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THE UNITED STATES: Its place in the world
A characteristic of American public life is the constant boasting about "this great country". In his new book Here. A Biography of the New American Continent, American writer Anthony DePalma criticizes what he calls the "pennywhistle patriotism" in the teaching of American history (cf. our international history book project). American democracy is viewed as exemplary, although the power of money in politics recalls the corrupt politics of 18th-century England. This implied belittling of other countries irritates them. It therefore comes as a shock to Americans when they discover how the world views them.
Americans have every right to be antagonized by the upcoming UN meeting in Durban, in which the US will be singled out as guilty of racism. There is definitely a scheme to embarrass the US as part of a campaign by black Americans to demand reparations for slavery. This is perfectly clear from some of their meetings. At the same time, I was misled when Democratic Congressman Thomas Lantos angrily denounced the Durban conference. It turned out that his anger was aroused by the fear that Israel would be denounced for its treatment of Palestinians. A Jew if Hungarian origin, he makes Israel one of his main concerns. His protest will simply strengthen the general impression that the Zionist lobby has too much power in the US and that it has a decisive influence on US Middle East policy.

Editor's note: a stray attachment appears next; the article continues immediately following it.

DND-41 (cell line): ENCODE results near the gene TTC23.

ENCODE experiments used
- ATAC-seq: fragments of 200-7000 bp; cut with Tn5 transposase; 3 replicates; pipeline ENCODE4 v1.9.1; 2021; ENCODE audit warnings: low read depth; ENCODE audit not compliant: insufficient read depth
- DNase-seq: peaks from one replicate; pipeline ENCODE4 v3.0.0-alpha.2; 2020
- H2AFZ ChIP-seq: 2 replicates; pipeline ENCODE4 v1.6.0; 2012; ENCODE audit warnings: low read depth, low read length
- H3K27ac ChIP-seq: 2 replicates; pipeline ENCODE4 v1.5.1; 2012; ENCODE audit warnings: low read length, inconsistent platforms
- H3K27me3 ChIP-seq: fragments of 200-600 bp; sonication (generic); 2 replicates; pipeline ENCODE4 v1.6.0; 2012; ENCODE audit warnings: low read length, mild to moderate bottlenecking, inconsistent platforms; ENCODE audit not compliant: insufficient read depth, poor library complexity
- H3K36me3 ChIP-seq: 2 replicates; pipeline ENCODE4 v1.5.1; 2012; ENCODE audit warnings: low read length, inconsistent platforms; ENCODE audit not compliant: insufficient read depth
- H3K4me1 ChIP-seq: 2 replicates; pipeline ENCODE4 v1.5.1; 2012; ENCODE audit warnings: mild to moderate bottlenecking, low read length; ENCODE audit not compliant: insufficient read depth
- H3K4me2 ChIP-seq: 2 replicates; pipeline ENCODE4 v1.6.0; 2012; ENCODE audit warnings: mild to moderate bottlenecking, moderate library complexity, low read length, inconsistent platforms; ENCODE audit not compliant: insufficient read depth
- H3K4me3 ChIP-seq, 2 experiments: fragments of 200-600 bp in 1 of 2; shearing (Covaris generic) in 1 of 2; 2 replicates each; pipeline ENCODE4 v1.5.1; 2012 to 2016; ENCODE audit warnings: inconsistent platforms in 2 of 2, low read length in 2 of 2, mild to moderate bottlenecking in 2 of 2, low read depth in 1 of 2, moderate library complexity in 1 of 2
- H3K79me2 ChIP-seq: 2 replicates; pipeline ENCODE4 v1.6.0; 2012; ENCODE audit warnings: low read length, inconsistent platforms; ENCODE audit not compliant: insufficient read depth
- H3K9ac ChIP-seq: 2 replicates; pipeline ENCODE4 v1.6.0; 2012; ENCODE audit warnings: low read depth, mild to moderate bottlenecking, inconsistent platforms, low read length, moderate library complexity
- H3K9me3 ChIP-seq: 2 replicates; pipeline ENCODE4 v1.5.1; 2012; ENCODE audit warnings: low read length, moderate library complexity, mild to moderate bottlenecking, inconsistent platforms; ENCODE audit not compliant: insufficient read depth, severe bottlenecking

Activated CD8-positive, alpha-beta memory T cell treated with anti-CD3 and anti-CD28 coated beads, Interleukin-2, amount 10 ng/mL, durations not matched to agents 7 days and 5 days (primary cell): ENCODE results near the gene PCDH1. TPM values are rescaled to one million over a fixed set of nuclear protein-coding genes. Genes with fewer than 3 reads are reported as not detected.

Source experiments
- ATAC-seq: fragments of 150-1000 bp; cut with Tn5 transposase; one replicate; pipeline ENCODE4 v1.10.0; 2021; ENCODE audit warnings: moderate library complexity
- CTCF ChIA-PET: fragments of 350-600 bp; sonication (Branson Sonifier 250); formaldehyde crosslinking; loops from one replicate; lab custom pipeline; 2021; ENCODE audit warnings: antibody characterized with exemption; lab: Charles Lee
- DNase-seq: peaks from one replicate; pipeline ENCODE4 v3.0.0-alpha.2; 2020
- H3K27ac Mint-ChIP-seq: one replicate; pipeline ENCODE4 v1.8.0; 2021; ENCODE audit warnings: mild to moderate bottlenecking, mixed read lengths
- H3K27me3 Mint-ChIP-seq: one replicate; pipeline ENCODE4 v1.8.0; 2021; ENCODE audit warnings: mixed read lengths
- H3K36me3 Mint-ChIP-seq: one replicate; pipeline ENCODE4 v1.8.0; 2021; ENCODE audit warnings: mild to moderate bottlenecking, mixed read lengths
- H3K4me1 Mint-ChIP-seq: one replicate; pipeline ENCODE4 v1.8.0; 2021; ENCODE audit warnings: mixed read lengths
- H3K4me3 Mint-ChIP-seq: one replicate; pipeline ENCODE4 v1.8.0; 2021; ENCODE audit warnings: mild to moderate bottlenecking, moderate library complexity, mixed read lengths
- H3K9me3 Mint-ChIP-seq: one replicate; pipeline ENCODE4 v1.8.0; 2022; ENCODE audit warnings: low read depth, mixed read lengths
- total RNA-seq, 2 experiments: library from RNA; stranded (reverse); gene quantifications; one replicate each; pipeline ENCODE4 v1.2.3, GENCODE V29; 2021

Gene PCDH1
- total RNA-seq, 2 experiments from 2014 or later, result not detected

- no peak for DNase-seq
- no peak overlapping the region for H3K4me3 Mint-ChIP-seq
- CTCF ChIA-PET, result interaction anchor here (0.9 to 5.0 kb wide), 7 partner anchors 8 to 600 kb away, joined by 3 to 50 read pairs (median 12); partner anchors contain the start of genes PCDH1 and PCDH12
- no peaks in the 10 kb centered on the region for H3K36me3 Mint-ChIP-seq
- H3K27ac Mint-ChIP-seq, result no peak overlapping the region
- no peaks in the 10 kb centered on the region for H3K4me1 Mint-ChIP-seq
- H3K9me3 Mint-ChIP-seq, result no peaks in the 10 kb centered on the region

The negative attitude of the Bush administration toward a variety of international policies has heightened international criticism of the US. This was documented in a New York Times poll which some Americans angrily and wrongly dismissed as a scheme to embarrass the Republican President. The only way to offset all this negative publicity is for the US to take a positive lead in world affairs and display a grasp of the reality of the international situation. In different degrees, both Roosevelts had it, as did Woodrow Wilson, the young Hoover, Harry Truman, and, believe it or not, Nixon. It should not be a party issue.
Ronald Hilton - 8/19/01